We ask the Delaware Department of Education (DDOE), Secretary of Education Mark Murphy, and Governor Jack Markell to reconsider their stated plans and time frame for the six “priority schools” located in Wilmington. The time frame provided is insufficient for districts and the schools’ communities to develop thoughtful, serious plans for improvement. Instead, the short time frame sets these schools on a path towards closure, conversion to charter and/or privatization (as threatened)—which would result in city children losing their public schools.

The following items must be considered:

1. A comprehensive review of Christina’s Stubbs and Bancroft elementary schools, conducted by the University of Delaware and commissioned by DDOE, released a report in early December indicating that these schools are making significant progress in a range of categories under their current leadership. In fifteen areas, including School Leadership Decisions, Curriculum and Instruction, and Strategies for Students Who Are at Risk, both schools received the highest possible evaluation.

2. Given such positive evaluation by a highly respected and objective organization, the removal of principals from these schools, merely to comply with federal regulations governing turn-around plans, seems arbitrary, capricious and harmful. Firing respected principals and/or teachers without careful evaluation, in order to replace them with leaders unfamiliar with the students and their communities, is a serious disservice to the professionals and children concerned. Doing this would further destabilize high-needs schools that have already experienced significant turnover. A strong school depends on trust among teachers, administrators, parents and students; this must be rebuilt whenever new staff are brought in.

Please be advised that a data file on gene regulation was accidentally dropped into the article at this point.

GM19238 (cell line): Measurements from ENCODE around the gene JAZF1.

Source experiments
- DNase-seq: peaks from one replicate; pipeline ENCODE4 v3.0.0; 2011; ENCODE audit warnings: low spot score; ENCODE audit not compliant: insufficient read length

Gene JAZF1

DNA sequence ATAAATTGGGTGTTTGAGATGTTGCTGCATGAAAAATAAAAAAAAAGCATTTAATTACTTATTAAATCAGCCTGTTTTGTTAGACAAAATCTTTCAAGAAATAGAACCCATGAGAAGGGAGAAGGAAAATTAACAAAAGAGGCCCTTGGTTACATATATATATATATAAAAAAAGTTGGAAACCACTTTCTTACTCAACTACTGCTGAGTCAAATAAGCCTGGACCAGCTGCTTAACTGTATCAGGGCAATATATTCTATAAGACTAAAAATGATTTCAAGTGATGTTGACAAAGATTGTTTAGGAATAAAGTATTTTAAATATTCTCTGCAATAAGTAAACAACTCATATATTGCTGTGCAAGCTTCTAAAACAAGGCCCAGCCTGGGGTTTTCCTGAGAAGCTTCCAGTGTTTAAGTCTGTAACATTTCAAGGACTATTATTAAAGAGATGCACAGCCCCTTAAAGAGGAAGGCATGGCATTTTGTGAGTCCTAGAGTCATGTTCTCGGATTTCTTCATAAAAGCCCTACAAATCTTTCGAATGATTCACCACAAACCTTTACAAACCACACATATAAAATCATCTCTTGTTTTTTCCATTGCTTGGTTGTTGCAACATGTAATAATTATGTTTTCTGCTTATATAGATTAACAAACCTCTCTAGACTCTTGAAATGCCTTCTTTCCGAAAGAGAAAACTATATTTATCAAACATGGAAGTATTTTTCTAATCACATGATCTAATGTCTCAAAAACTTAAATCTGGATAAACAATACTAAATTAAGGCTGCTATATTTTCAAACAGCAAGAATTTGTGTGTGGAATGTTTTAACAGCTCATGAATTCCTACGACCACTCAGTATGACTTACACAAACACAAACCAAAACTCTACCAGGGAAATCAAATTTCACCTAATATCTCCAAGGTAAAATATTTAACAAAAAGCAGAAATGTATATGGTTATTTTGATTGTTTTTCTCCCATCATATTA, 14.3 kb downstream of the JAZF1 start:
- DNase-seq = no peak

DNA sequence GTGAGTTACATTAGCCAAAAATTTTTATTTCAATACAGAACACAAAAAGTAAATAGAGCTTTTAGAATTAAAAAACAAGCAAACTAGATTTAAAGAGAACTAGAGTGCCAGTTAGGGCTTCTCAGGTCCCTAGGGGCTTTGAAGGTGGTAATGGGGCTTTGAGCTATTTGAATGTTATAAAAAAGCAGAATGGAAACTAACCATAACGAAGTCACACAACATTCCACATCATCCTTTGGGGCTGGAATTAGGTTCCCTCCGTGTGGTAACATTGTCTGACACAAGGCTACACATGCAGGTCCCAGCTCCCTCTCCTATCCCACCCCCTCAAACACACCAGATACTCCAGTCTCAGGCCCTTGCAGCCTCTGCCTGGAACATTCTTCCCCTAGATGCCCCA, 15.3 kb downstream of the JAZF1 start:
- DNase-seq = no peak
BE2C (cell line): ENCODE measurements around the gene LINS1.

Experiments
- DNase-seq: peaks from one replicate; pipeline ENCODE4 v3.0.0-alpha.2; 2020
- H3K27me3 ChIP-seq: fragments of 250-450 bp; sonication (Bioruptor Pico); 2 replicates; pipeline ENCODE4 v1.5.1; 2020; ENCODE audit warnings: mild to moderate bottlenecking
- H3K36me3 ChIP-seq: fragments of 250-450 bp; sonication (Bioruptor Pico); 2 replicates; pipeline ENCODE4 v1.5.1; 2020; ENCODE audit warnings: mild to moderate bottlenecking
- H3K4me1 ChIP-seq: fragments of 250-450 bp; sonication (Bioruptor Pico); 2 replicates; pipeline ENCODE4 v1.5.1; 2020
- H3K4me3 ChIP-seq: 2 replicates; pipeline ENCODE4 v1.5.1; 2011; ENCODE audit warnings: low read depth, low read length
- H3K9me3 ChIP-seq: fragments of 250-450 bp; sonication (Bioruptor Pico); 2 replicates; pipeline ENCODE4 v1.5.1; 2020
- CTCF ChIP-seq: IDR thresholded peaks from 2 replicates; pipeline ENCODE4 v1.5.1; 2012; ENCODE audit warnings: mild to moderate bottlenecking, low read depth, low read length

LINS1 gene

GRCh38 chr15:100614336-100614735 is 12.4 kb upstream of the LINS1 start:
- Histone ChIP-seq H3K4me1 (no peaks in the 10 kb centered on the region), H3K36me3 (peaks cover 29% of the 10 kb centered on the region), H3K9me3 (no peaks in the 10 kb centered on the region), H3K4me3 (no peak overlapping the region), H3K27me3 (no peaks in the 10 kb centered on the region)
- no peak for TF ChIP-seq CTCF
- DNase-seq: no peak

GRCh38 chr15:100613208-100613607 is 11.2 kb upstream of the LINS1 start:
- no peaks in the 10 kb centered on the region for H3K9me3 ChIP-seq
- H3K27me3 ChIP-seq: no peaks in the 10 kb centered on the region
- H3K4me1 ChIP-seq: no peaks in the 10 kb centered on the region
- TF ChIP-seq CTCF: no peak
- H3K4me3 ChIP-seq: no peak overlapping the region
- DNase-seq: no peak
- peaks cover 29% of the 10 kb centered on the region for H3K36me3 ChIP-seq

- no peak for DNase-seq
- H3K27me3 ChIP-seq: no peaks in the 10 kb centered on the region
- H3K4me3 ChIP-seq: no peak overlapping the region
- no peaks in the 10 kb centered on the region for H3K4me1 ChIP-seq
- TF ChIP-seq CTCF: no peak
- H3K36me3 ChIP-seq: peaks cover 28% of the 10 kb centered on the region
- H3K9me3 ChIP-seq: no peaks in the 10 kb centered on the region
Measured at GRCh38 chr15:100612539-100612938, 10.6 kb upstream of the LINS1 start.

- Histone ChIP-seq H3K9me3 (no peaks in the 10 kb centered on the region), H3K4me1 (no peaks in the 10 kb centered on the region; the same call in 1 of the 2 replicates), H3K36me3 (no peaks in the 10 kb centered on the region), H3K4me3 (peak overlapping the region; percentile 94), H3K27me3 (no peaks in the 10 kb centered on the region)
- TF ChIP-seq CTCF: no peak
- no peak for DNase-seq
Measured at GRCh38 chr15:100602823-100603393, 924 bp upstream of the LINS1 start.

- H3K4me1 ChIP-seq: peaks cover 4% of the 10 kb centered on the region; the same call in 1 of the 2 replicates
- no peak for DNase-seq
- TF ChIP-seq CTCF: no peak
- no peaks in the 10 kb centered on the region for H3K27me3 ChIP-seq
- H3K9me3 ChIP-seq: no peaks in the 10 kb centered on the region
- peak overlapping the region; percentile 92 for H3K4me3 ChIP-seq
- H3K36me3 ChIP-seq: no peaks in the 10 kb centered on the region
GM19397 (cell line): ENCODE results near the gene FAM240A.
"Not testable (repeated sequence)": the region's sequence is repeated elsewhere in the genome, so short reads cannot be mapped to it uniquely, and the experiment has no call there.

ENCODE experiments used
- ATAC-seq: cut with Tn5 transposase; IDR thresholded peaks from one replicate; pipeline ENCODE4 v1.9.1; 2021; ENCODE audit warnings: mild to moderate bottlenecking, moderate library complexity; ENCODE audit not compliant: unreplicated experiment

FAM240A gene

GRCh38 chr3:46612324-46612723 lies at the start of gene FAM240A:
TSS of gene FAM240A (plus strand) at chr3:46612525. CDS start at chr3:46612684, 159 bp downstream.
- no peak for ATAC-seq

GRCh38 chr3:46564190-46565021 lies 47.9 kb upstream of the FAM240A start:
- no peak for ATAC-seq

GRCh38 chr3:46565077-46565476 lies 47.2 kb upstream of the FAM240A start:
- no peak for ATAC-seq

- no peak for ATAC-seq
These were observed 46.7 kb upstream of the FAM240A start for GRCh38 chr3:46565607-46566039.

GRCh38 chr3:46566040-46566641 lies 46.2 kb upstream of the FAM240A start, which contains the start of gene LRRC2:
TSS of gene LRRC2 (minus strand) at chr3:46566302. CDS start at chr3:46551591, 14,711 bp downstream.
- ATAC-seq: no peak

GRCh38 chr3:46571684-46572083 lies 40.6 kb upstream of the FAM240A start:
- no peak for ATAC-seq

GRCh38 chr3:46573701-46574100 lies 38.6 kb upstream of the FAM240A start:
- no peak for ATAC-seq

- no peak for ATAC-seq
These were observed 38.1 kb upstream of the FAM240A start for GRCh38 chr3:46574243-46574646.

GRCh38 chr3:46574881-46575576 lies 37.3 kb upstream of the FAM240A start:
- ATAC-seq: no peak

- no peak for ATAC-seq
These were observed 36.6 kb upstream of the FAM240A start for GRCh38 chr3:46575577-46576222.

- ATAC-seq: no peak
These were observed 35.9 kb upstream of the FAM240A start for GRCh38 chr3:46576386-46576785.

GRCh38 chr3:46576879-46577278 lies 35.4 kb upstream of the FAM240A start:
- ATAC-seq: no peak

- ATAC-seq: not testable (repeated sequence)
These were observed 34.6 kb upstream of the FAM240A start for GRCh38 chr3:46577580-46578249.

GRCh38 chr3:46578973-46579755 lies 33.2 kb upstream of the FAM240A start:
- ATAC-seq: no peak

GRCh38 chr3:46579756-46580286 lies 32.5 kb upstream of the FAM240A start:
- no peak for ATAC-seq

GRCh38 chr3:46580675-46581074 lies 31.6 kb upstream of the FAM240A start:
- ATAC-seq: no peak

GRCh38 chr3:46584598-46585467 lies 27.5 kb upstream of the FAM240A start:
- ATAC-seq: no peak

3. The amount of money allocated to the “priority schools” is not enough to reach the ambitious improvement goals set by DDOE. The insufficient additional funding all but guarantees that these schools will close, convert to charter and/or privatize after failing to achieve dramatic improvement with modest resources within a short timeframe. The likely result is that city children will lose public schools obligated to serve every child in their area—in contrast to charters, which demonstrably choose which students and families to accept and retain.

We request that the following changes be implemented in these schools:

1. Provide needs-based funding—additional dollars to adequately meet the needs of low-income, special education and non-English speaking students

2. Institute smaller class sizes for disadvantaged student populations

3. Offer wrap around social services in the priority schools, to address the many factors that adversely impact educational outcomes for their students.

All of us want what is best for the children attending priority schools. The current DDOE plan is not likely to help them and may, in fact, diminish educational opportunity for many.